Switched back to Unbound, External DNS Servers Still Used?



  • I've recently learned about Unbound actually was and how it compares to other DNS servers, but I haven't been able to find the answer to this question I have.

    I used to use OpenDNS, but I no longer really need to use parental controls, which was main reason for it. Plus, I finally setup pfBlockerNG, so after doing that, I noticed that OpenDNS doesn't block much of anything at all. Plus, I'm trying to better secure and privatize my Internet usage. So I'm canning OpenDNS. I turned off the "DNS Query Forwarding" so Unbound would just handle things instead of sending DNS requests upstream to OpenDNS. It's working fine. OpenDNS stats show no requests.

    My question is.. Should I just remove the external DNS servers (OpenDNS) from the General Settings tab? I'm a bit confused as to how Unbound would be able to continue resolving DNS requests without contacting external servers. I tried new sites I've never been to that wouldn't be in cache and it still seems to not request anything from OpenDNS. Can someone clarify for me if I still need these external servers set up? If so, I want to change them to Cloudflare or Google, so in case requests need to be made, they no longer happen with OpenDNS. Thanks.



  • @iceman24 said in Switched back to Unbound, External DNS Servers Still Used?:

    I'm a bit confused as to how Unbound would be able to continue resolving DNS requests without contacting external servers.

    See the manual (or the official unbound manual)

    These so called root DNS Servers are known (build in or compiled in) into every DNS server/resolver. Unbound uses one of these 13 'root' dns servers to do any DNS lookup.
    This method always works - out of the box.

    You can remove any external DNS IP's. They are not needed anymore.
    The default

    0_1552297850308_845adf3e-6f83-4b77-978b-7b895a725d2d-image.png
    will do just fine.

    edit : here it is : https://en.wikipedia.org/wiki/Domain_Name_System#/media/File:Example_of_an_iterative_DNS_resolver.svg
    From https://en.wikipedia.org/wiki/Domain_Name_System

    @iceman24 said in Switched back to Unbound, External DNS Servers Still Used?:

    Can someone clarify for me if I still need these external servers set up?

    Ah, that question. See it like this : why does someone want to transmit all his personal events to Facebook ?, Twitter ?, Linkedin ?, Instagram ? etc. I don't know.
    I guess those 'big' guys never offered me this contract : "give me all your network search traffic, we will pay you x $ a month for it - and we promise you that we will not reveal all that info to no-one ( and if we do we'll send over our PDG to the Senat to explain why we are not faulty, that the others are nasty, etc etc) ".

    Please do understand me : I love Google. They already have, I guess, all my 'search' requests. I never found a valid reason why they should have all my DNS requests too.



  • @gertjan Thanks for the very informative answer. I now understand what I need to know, so out goes OpenDNS and I'll let Unbound use the root servers as needed.

    That brings me to another question though, as I thought I was going to have to leave some external DNS servers in there, especially before I learned what Unbound actually was. I was going to switch to DNS over TLS or something similar, but if just using Unbound for DNS requests, no external servers would be used, so what is the point then? I feel the answer is that they aren't needed and that only people without Unbound (which may be most considering you need pfSense, a Pi-Hole, or something similar), have a need for securing their DNS traffic.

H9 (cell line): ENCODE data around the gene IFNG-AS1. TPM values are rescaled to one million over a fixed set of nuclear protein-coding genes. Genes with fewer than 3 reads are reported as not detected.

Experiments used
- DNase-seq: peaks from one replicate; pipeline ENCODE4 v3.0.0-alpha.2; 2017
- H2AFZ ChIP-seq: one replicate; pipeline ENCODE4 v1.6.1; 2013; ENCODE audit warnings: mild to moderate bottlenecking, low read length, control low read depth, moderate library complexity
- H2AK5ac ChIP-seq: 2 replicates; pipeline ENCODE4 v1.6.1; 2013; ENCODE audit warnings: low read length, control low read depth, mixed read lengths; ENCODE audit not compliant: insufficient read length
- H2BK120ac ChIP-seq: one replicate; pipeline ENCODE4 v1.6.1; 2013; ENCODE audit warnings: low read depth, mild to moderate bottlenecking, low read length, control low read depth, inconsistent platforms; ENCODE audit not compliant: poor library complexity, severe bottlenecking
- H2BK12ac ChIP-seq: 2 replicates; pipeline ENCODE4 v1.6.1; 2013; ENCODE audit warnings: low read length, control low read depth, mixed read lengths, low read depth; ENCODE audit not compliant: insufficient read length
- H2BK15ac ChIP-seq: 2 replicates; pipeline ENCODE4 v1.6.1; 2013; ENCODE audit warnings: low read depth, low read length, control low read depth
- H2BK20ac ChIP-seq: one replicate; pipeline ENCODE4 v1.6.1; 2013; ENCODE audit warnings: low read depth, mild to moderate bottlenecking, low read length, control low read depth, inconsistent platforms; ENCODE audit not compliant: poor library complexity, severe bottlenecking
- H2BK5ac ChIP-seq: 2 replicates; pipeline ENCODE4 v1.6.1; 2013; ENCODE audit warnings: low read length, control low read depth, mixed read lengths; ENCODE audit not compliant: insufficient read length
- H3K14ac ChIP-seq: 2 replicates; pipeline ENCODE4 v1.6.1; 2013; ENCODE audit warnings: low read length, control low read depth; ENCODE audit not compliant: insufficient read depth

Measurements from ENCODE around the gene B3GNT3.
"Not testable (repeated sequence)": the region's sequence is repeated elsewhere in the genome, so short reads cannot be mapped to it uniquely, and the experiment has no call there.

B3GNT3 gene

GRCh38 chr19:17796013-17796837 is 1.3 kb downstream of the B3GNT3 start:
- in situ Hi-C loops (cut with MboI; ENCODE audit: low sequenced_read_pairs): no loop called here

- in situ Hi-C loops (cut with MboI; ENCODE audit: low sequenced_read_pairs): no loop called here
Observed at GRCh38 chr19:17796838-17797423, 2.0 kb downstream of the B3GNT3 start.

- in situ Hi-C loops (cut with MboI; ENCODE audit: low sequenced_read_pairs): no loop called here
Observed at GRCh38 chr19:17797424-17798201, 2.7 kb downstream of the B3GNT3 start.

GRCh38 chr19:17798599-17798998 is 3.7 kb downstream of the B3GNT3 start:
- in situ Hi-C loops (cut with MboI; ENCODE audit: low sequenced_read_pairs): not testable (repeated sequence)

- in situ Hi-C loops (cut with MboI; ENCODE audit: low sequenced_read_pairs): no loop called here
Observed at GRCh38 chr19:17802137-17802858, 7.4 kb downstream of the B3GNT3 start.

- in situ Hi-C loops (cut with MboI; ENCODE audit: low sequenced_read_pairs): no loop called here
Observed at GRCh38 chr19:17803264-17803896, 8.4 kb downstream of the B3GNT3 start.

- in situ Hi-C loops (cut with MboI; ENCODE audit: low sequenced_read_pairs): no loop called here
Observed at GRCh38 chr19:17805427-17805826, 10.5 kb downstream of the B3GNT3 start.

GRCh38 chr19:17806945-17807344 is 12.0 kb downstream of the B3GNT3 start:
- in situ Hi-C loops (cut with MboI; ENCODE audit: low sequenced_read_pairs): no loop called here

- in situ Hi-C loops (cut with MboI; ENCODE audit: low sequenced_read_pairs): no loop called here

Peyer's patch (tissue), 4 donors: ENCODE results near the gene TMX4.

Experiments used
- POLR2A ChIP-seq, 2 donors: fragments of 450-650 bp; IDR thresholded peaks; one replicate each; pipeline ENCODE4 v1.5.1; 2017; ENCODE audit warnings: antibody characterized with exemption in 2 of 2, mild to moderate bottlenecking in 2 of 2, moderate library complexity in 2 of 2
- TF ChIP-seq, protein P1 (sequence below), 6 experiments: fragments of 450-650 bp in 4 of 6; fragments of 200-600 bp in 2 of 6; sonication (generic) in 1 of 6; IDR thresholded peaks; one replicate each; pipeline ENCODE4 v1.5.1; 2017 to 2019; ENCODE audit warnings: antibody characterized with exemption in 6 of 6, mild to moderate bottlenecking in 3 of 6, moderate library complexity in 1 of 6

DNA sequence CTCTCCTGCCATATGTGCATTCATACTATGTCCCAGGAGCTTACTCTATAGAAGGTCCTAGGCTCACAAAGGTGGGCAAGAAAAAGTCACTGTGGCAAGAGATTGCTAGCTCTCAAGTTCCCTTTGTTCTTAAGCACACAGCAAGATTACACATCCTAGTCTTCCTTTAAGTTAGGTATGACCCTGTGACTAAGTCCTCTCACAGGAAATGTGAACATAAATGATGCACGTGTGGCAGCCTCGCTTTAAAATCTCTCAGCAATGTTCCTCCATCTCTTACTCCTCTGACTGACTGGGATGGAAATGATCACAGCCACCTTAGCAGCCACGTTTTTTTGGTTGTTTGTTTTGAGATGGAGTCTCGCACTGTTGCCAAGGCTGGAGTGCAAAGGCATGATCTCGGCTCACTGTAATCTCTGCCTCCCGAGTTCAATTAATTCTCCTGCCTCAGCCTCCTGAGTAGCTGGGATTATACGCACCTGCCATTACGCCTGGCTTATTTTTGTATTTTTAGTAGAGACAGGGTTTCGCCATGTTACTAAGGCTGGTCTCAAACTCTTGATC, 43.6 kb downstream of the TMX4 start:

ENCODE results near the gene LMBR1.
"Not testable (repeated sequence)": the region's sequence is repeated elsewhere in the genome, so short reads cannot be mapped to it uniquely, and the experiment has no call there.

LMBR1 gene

With that being said, should I just forget DNS over TLS since I'm using Unbound and don't rely on external DNS servers?



  • When you use unbound to forward, you could as well using the Forwarder (also known with the name dnsmasq, that's the program being used).
    Both have the possibility to use TLS to forward to an upstream resolver. This resolver could be your ISP DSN (resolver) or any public known resolver like 8.8.8.8, Cloudfare, etc.
    Mind you, only the connection between your pfSense and this upstream resolver will be tunneled (encrypted). Resolving afterwards will be done the old fashioned 'clear' way. The thing that will be different : the DNS resolve requests will be send over the Internet, and it's your resolver of choice, say 8.8.8.8, that's asking for it. As soon as the answers comes back, 8.8.8.8 will send it over to you. No one will know what you requested - except you and ... 8.8.8.8.

    @iceman24 said in Switched back to Unbound, External DNS Servers Still Used?:

    I'm using Unbound and don't rely on external DNS servers?

    Well, unbound relies on a boatload of external DNS servers.
    It will always use one of the root servers - one of the TLD servers, one of the name servers of the zone your asking for. It's a good thing these answers are cached ^^



  • Thanks, but I'm still confused about what to do here. From what you said, it seems as if I have the choice of choosing to let pfSense Unbound use either the "root" external DNS servers, that of which it chooses, or I can choose. Is that right?

    In addition, if I choose, I can encrypt the DNS connection. If I let it just use whatever root servers, is that then unencrypted? Is there a way to encrypt the root servers?

    Between choosing my own DNS servers without encryption vs letting it use the root servers (assuming that's unencrypted), is there an advantage to just letting it use the root servers?

    Last question. Even if I choose my own DNS servers, it only actually contacts them if the result is not cached? I ask because even though that seems like the case, OpenDNS handled every query, many of which were cached.


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